Dr. Cecilia Sorensen   

Dr. Sorensen is an Emergency Medicine physician-investigator in the area of climate change and health at the University of Colorado School of Medicine and the University of Colorado School of Public Health.  Following residency training at Denver Health, Denver, Colorado, she became the inaugural Living Closer Foundation Fellow in Climate and Health Science Policy, based at the University of Colorado School of Medicine and the National Institute of Environmental Health Sciences (NIEHS).

Dr. Sorensen has a broad range of expertise at the intersection of human health, environmental health and social justice.  Her recent work has spanned domestic as well as international emergent health issues related to climate change, including, heat stress and worker health in Guatemala, wildfires and health care utilization in the United States, the emergence of Zika virus in Ecuador following the Earthquake of 2016, climate change and women’s health in India and mortality following hurricane Maria in Puerto Rico. Translating this research into policy to order to build resilience in vulnerable communities is the focus of her work.  To this end, she has served as a health author for the U.S. Fourth National Climate Assessment and serves as a technical advisor for the annual Lancet Climate and Health U.S. Policy Brief.  Additionally, she is a founding member of the Colorado Chapter of Physicians for Social Responsibility, a member of the Colorado Consortium for Climate Change, a scientific advisor for the Citizens Climate Lobby and the course director for the nations’ first medical school course on climate change and human health.  Dr. Sorensen has lectured nationally and internationally on this subject while also providing education for the lay public.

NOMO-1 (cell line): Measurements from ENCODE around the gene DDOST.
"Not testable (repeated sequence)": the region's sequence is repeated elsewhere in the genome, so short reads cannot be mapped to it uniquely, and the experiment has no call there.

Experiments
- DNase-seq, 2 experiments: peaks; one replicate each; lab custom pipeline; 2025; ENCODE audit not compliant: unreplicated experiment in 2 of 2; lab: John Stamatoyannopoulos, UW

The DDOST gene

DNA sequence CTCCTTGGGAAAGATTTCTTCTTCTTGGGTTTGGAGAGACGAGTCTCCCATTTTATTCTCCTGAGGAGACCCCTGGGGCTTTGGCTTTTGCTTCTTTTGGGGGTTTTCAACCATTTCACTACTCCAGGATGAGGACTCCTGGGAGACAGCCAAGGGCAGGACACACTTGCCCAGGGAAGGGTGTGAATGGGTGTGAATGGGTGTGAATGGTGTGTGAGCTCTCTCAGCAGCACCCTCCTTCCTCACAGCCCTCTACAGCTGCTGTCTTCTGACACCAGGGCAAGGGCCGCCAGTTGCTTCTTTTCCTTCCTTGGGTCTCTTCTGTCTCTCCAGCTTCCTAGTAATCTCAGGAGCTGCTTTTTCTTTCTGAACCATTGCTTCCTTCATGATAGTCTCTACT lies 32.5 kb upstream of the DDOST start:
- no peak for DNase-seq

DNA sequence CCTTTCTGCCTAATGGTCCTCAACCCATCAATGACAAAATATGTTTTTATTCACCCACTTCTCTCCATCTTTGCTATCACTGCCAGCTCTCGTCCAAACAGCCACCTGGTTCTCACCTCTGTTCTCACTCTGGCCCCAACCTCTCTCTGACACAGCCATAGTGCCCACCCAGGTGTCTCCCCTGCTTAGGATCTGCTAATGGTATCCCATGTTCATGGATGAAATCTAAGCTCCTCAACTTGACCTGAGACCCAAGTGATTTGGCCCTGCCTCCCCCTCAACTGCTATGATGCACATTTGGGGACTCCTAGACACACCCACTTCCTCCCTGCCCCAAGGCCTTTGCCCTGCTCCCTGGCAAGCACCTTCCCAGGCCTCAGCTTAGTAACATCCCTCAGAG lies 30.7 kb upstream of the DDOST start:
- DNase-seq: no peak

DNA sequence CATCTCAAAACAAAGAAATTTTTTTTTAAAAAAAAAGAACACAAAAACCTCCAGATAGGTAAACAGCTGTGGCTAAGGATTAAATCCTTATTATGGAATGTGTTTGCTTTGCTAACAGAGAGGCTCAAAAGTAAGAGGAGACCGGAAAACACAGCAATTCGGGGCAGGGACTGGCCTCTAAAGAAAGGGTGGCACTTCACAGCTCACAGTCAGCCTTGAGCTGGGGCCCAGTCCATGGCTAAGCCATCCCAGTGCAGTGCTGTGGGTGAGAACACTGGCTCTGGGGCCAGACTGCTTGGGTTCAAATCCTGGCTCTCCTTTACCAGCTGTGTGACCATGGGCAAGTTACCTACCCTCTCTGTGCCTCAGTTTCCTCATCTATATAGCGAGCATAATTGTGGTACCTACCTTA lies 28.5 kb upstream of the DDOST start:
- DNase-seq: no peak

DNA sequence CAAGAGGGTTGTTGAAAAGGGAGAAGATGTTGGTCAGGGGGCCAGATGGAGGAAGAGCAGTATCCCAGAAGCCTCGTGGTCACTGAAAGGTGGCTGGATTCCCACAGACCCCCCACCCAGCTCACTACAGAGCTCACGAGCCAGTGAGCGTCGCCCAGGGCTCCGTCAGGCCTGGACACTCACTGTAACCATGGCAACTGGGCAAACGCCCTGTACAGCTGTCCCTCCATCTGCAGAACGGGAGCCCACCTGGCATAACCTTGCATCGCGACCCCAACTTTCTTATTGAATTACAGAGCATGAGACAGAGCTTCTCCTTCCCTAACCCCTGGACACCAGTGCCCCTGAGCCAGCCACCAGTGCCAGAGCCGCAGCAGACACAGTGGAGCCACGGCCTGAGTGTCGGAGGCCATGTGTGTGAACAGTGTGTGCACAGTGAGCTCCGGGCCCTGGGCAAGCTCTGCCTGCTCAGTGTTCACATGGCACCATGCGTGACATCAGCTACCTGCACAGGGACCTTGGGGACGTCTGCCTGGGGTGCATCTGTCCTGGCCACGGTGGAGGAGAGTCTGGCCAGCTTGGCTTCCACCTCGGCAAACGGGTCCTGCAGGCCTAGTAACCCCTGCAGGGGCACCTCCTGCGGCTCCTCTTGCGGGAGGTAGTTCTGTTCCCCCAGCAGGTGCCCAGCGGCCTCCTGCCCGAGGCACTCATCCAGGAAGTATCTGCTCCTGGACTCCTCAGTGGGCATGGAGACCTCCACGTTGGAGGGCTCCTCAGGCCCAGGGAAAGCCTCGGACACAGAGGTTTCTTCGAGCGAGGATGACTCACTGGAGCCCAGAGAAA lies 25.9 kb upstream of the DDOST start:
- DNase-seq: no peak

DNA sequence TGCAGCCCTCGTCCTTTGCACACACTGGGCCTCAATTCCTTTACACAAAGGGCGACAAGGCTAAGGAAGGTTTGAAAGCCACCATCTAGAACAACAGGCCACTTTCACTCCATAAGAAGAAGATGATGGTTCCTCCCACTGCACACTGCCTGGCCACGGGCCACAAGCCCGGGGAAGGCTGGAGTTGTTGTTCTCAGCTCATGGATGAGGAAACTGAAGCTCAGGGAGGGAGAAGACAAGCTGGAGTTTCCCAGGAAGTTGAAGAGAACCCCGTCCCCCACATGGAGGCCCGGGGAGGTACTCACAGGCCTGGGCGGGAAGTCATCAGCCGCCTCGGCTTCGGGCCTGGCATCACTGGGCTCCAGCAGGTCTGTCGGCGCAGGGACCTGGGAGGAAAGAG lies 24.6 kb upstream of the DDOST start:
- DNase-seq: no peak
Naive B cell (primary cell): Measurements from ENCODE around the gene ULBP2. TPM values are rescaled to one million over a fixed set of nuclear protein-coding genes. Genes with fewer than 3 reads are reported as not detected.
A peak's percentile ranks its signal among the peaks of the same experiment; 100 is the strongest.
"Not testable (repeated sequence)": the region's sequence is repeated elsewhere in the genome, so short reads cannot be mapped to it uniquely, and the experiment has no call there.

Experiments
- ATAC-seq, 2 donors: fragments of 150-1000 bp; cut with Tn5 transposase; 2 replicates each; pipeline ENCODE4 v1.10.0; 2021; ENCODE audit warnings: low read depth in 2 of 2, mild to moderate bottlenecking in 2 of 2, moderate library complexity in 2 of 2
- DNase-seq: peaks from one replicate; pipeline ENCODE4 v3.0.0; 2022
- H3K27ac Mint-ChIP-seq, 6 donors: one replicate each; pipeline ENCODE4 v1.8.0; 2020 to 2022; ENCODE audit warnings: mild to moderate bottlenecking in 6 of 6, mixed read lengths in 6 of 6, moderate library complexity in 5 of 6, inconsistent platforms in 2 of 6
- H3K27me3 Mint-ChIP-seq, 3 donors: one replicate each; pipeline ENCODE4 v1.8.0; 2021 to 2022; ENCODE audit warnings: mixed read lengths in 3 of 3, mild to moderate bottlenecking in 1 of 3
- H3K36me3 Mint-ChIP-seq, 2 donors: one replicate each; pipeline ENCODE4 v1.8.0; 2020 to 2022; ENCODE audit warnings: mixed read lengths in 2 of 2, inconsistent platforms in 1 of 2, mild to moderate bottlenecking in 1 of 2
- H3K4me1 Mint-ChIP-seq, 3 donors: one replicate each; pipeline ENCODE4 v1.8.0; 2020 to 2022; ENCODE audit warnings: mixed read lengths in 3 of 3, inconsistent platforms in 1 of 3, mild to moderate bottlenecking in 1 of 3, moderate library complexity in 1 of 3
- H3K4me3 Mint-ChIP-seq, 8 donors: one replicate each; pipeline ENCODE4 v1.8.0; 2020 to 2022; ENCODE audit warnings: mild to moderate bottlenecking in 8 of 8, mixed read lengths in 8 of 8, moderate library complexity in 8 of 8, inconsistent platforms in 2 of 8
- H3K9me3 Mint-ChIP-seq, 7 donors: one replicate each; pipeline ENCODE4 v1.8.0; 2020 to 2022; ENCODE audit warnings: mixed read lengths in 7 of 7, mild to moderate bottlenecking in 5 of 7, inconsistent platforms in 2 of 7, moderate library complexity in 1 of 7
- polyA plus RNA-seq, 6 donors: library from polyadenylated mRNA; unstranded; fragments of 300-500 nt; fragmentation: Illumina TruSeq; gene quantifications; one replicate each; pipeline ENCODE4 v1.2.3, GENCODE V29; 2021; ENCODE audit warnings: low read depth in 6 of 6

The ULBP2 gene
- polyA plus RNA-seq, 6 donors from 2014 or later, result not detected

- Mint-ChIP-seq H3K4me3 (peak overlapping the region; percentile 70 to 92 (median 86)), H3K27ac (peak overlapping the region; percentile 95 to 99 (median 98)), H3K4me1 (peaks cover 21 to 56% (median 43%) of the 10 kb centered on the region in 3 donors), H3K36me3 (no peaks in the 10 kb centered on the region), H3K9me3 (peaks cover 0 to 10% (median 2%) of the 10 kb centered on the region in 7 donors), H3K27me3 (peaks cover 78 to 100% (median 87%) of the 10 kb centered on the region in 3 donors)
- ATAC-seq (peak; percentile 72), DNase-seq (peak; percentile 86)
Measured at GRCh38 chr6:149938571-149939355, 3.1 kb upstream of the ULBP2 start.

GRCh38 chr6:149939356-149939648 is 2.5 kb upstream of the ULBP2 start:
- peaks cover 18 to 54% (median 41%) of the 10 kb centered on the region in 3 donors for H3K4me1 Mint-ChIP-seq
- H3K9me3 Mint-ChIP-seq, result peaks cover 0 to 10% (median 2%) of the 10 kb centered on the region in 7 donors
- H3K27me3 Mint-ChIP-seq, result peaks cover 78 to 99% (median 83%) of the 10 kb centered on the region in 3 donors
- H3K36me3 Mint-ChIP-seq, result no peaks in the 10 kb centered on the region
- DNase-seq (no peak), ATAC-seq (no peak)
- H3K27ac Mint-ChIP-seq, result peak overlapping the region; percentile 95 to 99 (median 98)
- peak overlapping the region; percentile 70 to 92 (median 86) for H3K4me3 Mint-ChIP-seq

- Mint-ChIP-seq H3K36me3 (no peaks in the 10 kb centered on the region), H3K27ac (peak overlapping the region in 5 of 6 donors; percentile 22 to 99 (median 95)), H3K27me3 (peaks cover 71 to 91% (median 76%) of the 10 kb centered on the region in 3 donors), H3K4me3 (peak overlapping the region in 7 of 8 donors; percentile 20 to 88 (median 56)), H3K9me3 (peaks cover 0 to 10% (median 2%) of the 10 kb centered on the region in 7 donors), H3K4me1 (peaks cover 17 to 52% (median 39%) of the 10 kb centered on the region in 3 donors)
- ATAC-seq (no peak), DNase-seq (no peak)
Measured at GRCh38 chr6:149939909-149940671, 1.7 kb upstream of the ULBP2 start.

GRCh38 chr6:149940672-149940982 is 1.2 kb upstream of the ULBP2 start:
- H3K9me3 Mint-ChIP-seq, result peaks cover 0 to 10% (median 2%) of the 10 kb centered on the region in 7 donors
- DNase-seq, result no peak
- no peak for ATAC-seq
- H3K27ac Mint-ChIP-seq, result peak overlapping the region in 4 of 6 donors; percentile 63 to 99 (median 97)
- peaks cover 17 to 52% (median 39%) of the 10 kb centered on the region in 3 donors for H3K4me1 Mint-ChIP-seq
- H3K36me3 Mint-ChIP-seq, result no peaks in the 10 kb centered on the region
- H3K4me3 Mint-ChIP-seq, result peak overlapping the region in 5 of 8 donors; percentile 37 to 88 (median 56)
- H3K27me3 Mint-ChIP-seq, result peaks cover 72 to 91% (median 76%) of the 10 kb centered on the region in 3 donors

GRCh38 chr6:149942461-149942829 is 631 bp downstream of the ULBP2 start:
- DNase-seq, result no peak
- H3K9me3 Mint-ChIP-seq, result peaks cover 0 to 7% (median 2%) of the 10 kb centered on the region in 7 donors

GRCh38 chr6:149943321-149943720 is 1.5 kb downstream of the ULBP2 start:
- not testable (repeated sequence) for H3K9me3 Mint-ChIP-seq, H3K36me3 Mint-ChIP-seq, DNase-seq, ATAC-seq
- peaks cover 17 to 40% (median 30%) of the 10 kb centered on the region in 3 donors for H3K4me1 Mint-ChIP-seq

Symposium presentation:

Oil and Gas Emissions: Impacts on Global Climate Change and Human Health

Emissions are becoming an increasingly important issue in the context of energy demand, health effects, and climate change.  Long-term energy projections from governmental, non-governmental, and commercial organizations, anticipate that global energy consumption will increase 20-35% relative to 2018 levels, and that demand for oil, natural gas, and renewables will grow to fill these needs. Given these projections there is an urgent need to increase policy efforts to incentivize decarbonization of the energy sector to avoid worsening of now apparent negative impacts on human health. 

The global health impacts from the carbon-based economy are now well-established.  Nineteen of the 20 warmest years on record all have occurred since 2001 (the other being 1998),  atmospheric carbon dioxide levels continue to climb (exceeding anything measured in the past 1.2 million years), and the largest and most powerful storms ever recorded have occurred in the past five years. Together these changes to our ecosystems undermine healthy living; exacerbate chronic illness and stress socioeconomic determinants of health— all directly contributing to increased morbidity and mortality. From these, the numerous health stressors are frighteningly diverse and pervasive: heat stress (from extreme heat); worsening lung function from degraded air quality and aeroallergen spikes; fevers from vector-borne diseases; vomiting and diarrhea from diminished water quality; and trauma from extreme weather events and increased civil discord. The prevalence of heat-related illness, food insecurity, and waterborne and vector-borne infectious disease is predicted to increase this century, especially among vulnerable populations living in developing countries. Climate change even further undermines human security through population displacement, violent conflict, and poverty entrenchment. Solutions for mitigating and adapting to these health threats are urgently needed.